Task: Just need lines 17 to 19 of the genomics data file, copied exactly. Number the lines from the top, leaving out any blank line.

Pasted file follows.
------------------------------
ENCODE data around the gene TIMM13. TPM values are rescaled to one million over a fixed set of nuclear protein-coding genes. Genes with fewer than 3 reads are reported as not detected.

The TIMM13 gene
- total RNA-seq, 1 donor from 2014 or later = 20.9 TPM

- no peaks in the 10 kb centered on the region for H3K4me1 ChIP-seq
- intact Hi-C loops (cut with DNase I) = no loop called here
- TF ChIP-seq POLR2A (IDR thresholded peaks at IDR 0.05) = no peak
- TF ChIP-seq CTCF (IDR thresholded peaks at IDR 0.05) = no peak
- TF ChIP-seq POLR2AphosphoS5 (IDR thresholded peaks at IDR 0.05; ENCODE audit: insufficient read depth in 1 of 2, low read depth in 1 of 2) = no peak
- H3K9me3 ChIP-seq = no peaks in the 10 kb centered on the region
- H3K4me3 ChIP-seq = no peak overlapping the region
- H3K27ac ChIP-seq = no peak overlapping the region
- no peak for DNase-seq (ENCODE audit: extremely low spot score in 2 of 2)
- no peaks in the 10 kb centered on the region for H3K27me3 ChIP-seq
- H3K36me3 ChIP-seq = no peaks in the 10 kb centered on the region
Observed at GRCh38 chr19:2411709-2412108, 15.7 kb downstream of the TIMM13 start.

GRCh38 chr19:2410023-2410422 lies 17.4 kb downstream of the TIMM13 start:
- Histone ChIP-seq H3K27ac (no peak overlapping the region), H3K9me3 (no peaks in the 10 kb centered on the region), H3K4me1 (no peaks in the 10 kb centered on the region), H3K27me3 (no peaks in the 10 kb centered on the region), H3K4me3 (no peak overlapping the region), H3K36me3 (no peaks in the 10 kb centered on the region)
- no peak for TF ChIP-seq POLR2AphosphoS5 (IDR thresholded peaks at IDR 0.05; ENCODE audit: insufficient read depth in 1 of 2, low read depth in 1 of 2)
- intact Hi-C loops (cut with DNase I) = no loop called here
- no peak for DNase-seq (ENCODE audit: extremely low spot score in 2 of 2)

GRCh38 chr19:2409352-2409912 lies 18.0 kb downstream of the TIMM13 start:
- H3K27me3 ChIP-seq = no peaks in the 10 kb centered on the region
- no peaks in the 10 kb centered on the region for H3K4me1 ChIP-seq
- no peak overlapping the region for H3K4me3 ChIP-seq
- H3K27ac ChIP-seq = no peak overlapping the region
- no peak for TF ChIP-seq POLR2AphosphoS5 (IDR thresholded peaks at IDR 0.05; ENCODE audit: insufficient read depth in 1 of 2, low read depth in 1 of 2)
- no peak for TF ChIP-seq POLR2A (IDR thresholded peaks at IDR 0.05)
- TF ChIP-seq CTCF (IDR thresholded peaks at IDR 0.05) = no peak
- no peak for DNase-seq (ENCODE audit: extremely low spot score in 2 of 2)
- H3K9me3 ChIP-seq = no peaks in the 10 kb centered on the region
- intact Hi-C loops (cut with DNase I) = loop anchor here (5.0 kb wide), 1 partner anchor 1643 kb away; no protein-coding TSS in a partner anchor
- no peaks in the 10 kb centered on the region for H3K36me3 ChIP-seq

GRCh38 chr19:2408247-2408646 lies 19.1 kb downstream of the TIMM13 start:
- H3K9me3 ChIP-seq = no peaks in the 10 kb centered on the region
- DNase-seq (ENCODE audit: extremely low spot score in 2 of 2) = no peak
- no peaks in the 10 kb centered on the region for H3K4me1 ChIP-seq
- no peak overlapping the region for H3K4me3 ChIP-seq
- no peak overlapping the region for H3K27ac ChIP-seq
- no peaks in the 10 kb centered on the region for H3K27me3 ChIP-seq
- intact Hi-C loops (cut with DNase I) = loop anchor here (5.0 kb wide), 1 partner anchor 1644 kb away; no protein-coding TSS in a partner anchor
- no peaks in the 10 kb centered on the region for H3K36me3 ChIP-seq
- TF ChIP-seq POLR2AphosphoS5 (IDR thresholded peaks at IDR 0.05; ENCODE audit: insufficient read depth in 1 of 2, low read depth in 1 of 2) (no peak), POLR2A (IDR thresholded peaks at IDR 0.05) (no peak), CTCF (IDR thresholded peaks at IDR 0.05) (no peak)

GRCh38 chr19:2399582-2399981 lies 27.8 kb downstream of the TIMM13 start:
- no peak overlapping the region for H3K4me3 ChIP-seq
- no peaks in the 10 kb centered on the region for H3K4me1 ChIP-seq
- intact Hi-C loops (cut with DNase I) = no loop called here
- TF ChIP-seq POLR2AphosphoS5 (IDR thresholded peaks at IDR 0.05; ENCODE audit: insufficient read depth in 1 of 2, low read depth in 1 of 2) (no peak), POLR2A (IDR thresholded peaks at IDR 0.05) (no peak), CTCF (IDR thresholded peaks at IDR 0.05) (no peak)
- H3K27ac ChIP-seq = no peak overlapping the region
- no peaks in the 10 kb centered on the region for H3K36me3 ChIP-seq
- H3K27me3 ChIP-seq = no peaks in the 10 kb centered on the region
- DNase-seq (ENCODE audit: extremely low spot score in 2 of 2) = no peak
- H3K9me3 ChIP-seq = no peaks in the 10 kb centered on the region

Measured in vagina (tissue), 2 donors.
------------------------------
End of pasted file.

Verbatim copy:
- Histone ChIP-seq H3K27ac (no peak overlapping the region), H3K9me3 (no peaks in the 10 kb centered on the region), H3K4me1 (no peaks in the 10 kb centered on the region), H3K27me3 (no peaks in the 10 kb centered on the region), H3K4me3 (no peak overlapping the region), H3K36me3 (no peaks in the 10 kb centered on the region)
- no peak for TF ChIP-seq POLR2AphosphoS5 (IDR thresholded peaks at IDR 0.05; ENCODE audit: insufficient read depth in 1 of 2, low read depth in 1 of 2)
- intact Hi-C loops (cut with DNase I) = no loop called here